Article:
Jelly and George brings two composers together for one evening

Aaron Diehl’s jazz concert delivers an outstanding jazz repertoire

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Aaron Diehl presents Jelly and George featuring Adam Birnbaum and Cécile McLorin Salvant at Berklee presented by the Celebrity Series of Boston.
Photo Credit: Robert Torres

Aaron Diehl presents Jelly and George
Presented by the Celebrity Series of Boston
Berklee Performance Center
Feb. 17, 2017

Two guys walk into a bar. They might even be frenemies, as pianist Aaron Diehl joked to the audience, but they would have something in common — jazz-imbued music. If Ferdinand “Jelly Roll” Morton and George Gershwin had met in history, the result would be spectacular.

Enter Diehl, who presents the closest thing to such collaboration between the two: a repertoire of pieces from these two renowned composers in one concert. Calling upon the spirit of the early 20th century,  Diehl and Adam Birnbaum opened the evening with a piano duet of experimental, unsettling rhythms. Full of elegant trills and syncopated chords, the two piano lines interlaced in an intriguing fashion in Gershwin’s Prelude No. 1.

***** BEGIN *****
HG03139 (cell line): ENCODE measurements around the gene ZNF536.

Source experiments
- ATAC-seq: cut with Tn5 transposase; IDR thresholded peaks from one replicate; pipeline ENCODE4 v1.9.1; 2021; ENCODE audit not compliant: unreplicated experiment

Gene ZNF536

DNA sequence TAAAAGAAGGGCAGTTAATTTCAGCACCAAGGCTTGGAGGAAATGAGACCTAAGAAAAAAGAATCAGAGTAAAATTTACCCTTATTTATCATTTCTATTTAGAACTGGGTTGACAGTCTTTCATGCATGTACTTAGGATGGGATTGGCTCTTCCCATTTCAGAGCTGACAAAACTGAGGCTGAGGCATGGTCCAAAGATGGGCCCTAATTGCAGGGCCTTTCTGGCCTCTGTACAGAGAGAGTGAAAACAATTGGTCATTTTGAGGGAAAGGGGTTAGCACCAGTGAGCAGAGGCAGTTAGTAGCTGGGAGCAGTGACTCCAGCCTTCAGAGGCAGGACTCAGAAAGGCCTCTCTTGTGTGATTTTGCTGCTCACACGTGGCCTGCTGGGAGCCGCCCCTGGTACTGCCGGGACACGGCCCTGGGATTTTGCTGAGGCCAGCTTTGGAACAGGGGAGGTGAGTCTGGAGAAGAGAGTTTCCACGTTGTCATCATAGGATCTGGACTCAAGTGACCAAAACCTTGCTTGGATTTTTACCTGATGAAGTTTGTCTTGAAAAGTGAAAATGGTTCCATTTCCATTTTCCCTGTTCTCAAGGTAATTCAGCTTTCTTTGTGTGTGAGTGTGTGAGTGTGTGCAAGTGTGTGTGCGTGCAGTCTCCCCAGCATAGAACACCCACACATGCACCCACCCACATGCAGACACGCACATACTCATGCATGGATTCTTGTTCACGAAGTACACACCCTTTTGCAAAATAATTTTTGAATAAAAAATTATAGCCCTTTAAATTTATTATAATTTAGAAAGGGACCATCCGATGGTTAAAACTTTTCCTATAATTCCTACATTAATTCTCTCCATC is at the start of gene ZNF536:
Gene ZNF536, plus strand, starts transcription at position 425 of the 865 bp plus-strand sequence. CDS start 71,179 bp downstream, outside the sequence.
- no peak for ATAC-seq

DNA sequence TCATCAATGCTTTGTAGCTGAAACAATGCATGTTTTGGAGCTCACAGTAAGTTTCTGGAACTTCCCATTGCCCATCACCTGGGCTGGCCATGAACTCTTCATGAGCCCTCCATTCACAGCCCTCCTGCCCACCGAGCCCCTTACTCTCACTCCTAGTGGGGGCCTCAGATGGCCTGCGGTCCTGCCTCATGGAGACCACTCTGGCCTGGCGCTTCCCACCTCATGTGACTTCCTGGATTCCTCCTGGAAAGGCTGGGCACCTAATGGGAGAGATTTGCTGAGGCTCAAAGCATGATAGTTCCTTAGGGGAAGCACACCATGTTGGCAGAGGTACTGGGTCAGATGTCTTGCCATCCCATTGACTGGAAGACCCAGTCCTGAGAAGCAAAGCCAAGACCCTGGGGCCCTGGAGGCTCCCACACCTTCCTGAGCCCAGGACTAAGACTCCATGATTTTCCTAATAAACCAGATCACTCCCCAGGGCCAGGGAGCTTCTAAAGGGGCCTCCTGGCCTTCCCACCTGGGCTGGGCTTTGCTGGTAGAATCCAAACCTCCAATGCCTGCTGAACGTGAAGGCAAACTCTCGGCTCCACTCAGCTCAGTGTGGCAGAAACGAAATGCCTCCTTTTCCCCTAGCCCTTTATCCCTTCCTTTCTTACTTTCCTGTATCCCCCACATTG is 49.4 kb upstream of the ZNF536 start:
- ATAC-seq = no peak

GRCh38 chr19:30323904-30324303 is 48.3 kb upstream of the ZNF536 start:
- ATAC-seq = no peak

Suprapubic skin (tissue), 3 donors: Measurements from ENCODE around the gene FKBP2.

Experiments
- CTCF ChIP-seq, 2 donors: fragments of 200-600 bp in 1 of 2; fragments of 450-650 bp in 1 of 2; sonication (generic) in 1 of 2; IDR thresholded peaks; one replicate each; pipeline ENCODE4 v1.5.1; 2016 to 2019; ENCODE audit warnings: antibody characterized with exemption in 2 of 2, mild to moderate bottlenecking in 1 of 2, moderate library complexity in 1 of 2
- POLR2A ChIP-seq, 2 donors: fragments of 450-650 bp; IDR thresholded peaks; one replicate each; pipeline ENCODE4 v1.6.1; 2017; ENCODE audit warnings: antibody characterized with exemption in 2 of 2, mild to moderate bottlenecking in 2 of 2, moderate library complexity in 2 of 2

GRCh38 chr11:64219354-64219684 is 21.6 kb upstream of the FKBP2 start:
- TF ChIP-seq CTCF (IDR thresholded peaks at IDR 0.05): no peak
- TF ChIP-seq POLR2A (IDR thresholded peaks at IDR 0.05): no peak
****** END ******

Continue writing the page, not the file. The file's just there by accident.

The duet was soon joined by Paul Sikivie on the bass and Lawrence Leathers on the drums, followed by Riley Mulherkar on the trumpet, Evan Christopher on the clarinet, and Corey Wilcox on the trombone. 

When vocalist Cécile McLorin Salvant joined in, her rhapsodic voice enchanted the crowd. Salvant’s lilting vocals were reminiscent of Ella Fitzgerald’s, with equal lyrical sensitivity and emotional expression. Her style, however, was clearly her own. Salvant’s sultry singing was more subdued in Gershwin’s “Boy! What Has Love Done to Me!” but her voice took on a life of its own with Morton’s “I Hate a Man Like You.” She bellowed Morton’s lyrics with a remarkable dynamic range and clarity. Her guttural delivery of the repeated “I hate a man like you!” delivered the same raw emotion that permeate the lyrics. It is no wonder the vocalist has been critically acclaimed in recent years.

The pianos’ chemistry found its brilliance in later pieces, particularly with Gershwin’s Prelude No. 2, but with the horns carrying the jazzy groove, the performance hall was colored with a newfound sense of thrill. In Morton’s songs “Mississippi Mildred” and “Black Bottom Stomp,” the various solo parts of Mulherkar’s trumpet and Christopher’s clarinet invigorated the atmosphere. Other notable selections included Gershwin’s “Ask Me Again” and “My Man is Dead,” both performed with the same vigor as the previous songs. Salvant’s vocals once again took center stage with Gershwin’s lyrics.

After a standing ovation and two encore performances, it was clear that the concert had something for everyone. The stage where Morton meets Gershwin linked two composers known for innovation in jazz. This haven of lyrical and instrumental intrigue enthralled both the music lover and passerby.